Set on the French Riviera in the summer of 1915, Jean Renoir -- son of the Impressionist painter, Pierre-Auguste -- returns home to convalesce after being wounded in World War I. At his ...
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Set on the French Riviera in the summer of 1915, Jean Renoir -- son of the Impressionist painter, Pierre-Auguste -- returns home to convalesce after being wounded in World War I. At his side is Andrée, a young woman who rejuvenates, enchants, and inspires both father and son.Written by
Samuel Goldwyn Films
Official submission of France to the Oscars 2014 best foreign language film category. See more »
When Pierre-Auguste walks in on Jean Renoir being bathed, a modern toggle-style light switch is visible on the wall. The toggle switch wasn't invented until 1917, which is a few years after that part of the film. Earlier light switches were push-button style, and the switch on the wall is also of a modern plastic style that is very much later. See more »
I started as a porcelain painter. But the appearance of machines decided my fate. If they'd continued hand painting, I would have spent my whole life painting plates. Hmm. And been very happy to do so.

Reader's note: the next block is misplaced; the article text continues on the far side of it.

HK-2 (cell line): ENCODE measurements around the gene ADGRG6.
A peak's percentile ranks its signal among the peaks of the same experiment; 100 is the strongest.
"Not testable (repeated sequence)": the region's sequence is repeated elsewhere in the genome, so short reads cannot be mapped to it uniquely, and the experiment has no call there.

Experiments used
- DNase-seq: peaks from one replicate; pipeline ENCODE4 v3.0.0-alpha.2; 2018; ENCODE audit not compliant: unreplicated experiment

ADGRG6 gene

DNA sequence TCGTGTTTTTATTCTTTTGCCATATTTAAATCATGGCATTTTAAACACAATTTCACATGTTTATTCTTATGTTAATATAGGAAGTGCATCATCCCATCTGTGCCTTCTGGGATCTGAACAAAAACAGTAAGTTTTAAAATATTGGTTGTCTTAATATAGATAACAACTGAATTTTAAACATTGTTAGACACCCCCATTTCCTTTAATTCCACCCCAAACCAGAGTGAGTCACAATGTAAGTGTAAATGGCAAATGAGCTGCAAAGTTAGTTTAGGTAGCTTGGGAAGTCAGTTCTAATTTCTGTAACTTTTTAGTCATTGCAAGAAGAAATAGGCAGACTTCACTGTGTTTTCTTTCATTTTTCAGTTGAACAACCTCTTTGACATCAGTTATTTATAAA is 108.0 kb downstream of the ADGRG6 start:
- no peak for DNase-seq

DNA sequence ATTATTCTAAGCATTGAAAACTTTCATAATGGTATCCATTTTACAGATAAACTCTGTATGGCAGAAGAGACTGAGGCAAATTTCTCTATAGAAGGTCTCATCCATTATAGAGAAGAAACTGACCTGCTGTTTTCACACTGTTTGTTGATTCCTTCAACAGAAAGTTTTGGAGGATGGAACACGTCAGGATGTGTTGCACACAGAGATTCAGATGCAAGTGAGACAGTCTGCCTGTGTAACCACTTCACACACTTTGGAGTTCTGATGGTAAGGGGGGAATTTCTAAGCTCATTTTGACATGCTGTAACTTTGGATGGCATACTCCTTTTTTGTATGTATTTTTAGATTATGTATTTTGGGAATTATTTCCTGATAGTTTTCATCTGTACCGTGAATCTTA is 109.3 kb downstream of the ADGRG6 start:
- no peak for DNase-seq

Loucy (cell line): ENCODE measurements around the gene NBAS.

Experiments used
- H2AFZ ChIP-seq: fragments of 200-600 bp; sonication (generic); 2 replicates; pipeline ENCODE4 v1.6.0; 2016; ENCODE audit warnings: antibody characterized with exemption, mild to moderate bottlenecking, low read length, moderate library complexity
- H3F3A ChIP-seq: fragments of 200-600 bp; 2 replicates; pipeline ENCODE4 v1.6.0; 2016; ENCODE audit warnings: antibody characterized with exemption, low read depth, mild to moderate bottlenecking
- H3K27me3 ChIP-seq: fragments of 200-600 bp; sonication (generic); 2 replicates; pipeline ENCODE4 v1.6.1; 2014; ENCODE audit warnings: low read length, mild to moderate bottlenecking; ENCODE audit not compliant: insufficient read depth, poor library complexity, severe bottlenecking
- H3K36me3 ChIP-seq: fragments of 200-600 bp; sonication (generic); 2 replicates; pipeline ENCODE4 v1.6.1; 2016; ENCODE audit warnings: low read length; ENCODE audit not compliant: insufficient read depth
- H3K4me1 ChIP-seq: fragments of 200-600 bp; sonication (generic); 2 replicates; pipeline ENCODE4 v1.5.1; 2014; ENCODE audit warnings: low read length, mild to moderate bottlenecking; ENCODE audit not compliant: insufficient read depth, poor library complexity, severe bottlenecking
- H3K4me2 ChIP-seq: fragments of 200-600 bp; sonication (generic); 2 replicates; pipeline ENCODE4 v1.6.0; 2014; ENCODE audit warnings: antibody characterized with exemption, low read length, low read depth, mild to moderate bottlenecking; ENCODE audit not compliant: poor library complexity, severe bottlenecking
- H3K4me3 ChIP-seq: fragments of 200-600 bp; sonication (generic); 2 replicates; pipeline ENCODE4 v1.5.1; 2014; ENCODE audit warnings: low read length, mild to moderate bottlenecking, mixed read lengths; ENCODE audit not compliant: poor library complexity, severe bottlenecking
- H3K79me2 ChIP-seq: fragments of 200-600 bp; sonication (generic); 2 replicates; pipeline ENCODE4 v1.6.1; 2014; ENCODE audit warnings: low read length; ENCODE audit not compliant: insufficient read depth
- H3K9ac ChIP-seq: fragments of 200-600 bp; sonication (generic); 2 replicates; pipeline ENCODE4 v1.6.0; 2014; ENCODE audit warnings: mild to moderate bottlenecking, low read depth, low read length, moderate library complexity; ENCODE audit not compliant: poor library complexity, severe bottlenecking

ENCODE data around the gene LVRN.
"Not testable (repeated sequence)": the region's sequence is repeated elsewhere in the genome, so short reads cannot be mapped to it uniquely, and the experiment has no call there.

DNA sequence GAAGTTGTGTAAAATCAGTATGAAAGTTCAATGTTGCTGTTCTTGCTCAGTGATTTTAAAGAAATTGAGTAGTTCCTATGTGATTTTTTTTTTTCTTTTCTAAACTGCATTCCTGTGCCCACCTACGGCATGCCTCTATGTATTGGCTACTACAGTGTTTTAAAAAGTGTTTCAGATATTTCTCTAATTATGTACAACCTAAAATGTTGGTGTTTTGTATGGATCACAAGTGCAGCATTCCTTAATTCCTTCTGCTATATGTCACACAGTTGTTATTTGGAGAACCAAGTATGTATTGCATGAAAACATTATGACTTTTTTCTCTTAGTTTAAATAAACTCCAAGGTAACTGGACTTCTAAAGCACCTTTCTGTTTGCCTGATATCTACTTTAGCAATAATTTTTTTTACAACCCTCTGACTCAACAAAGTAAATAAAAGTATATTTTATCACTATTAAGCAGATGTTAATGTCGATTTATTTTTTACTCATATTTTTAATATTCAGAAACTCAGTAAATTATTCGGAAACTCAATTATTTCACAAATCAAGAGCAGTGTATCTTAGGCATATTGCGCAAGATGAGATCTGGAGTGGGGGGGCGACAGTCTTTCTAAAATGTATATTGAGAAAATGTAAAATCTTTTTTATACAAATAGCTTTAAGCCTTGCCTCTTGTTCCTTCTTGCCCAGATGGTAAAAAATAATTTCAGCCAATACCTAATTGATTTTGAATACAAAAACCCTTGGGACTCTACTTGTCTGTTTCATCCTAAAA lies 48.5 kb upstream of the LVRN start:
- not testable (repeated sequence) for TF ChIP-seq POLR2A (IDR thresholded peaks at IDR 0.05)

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Painter Pierre-Auguste Renoir (Michel Bouquet) is an ancient man by 1915. It is WWI, and his two eldest sons, Pierre and Jean (Vincent Rottiers), are at war, while his youngest, Claude (Kid with a Bike star Thomas Doret), just a boy, plays around the estate, claiming to be an orphan (his mother dead and his father an old man). Along comes a beautiful young woman (Christa Theret) who wishes to model for Renoir. Her beauty inspires the old man. Soon, Jean arrives home and begins an affair with the model (whose name is Andrée Heuschling, but who would later change her name to Catherine Hessling and star in many of Renoir's early films). This is, above all, just a very pretty movie. Very fitting, given its subject. Alexandre Desplat also provides a very gorgeous score. The story isn't hefty, but it's good. The acting is good throughout. France submitted this for the Academy Awards this year, bypassing the much more popular (and frankly better) Blue Is the Warmest Color, but Renoir is a worthy film, as well.
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